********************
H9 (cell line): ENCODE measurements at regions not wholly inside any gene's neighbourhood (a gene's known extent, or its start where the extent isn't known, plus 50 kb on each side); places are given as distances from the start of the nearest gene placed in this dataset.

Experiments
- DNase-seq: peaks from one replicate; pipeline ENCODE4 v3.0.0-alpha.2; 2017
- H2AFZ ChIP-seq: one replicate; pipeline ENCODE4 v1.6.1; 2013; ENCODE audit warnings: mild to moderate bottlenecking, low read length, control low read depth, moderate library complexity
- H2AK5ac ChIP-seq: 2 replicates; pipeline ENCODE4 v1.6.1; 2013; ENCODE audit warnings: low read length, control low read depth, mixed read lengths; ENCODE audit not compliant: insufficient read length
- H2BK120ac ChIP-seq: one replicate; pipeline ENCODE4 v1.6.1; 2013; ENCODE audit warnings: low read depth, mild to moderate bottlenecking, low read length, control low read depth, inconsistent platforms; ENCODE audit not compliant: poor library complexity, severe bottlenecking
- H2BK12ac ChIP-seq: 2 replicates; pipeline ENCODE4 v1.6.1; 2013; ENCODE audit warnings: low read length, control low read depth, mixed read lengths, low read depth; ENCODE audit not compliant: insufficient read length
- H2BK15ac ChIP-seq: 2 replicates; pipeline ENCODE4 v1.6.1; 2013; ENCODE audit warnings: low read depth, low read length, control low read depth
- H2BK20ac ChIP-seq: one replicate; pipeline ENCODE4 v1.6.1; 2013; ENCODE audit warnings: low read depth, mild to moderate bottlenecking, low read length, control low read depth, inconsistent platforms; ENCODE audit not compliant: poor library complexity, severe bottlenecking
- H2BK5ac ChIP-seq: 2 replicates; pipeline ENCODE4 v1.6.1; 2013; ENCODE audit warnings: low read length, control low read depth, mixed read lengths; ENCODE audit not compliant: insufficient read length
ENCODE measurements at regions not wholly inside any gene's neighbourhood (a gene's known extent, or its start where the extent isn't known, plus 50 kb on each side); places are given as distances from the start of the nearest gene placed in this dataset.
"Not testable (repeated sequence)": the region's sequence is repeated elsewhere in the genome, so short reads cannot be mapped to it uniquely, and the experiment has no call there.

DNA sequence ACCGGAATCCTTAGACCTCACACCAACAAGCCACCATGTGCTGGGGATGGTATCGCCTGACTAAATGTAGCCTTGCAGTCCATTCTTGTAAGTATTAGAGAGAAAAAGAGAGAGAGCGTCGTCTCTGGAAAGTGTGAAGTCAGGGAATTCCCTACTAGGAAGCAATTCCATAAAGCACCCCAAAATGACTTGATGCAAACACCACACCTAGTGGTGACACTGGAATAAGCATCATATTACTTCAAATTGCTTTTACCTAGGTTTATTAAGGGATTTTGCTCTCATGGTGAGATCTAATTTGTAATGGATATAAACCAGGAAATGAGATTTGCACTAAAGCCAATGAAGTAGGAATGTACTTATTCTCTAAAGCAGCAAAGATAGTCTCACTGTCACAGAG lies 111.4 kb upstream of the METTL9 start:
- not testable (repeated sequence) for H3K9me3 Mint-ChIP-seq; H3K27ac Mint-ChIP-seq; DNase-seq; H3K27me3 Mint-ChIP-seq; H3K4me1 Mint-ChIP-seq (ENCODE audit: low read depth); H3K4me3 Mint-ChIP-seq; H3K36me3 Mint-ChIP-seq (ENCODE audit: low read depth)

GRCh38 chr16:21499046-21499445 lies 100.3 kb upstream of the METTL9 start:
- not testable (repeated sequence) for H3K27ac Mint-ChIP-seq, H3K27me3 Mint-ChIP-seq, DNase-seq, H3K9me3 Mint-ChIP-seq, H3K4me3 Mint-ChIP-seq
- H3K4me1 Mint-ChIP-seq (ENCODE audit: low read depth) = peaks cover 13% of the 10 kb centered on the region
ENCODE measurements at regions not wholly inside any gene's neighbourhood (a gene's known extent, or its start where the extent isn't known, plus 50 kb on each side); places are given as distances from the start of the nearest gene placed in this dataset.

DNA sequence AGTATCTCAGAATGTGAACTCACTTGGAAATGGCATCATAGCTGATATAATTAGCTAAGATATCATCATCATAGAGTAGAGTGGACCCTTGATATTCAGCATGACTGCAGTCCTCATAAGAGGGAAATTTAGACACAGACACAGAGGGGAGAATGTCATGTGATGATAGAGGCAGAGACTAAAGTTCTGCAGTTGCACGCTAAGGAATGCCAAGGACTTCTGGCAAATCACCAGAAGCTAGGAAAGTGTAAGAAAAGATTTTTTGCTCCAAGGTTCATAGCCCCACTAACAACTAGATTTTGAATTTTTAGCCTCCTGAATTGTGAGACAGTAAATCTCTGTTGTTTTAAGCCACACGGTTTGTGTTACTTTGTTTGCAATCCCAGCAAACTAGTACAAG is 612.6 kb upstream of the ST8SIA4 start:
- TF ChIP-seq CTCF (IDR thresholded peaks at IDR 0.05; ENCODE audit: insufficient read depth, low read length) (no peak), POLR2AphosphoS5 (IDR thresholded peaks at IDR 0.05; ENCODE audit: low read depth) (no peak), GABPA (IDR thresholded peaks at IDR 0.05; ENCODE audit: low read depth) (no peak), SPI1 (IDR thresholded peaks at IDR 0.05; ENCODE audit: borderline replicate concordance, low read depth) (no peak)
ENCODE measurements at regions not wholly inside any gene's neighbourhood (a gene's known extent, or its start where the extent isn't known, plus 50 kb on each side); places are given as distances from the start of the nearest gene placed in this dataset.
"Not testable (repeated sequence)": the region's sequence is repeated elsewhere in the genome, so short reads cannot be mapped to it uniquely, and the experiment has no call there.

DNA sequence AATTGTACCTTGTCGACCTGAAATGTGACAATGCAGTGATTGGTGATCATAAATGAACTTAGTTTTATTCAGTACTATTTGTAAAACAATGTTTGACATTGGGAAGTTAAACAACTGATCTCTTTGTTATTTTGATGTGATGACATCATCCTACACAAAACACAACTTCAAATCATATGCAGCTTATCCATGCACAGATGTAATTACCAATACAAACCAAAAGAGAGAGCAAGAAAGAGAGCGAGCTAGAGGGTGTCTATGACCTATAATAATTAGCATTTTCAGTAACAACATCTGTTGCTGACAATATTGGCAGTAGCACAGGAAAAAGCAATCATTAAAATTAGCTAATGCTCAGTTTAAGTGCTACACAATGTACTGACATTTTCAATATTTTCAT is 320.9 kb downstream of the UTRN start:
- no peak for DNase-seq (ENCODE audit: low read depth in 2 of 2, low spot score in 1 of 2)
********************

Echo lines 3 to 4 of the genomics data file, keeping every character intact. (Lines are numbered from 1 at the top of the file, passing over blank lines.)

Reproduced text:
- DNase-seq: peaks from one replicate; pipeline ENCODE4 v3.0.0-alpha.2; 2017
- H2AFZ ChIP-seq: one replicate; pipeline ENCODE4 v1.6.1; 2013; ENCODE audit warnings: mild to moderate bottlenecking, low read length, control low read depth, moderate library complexity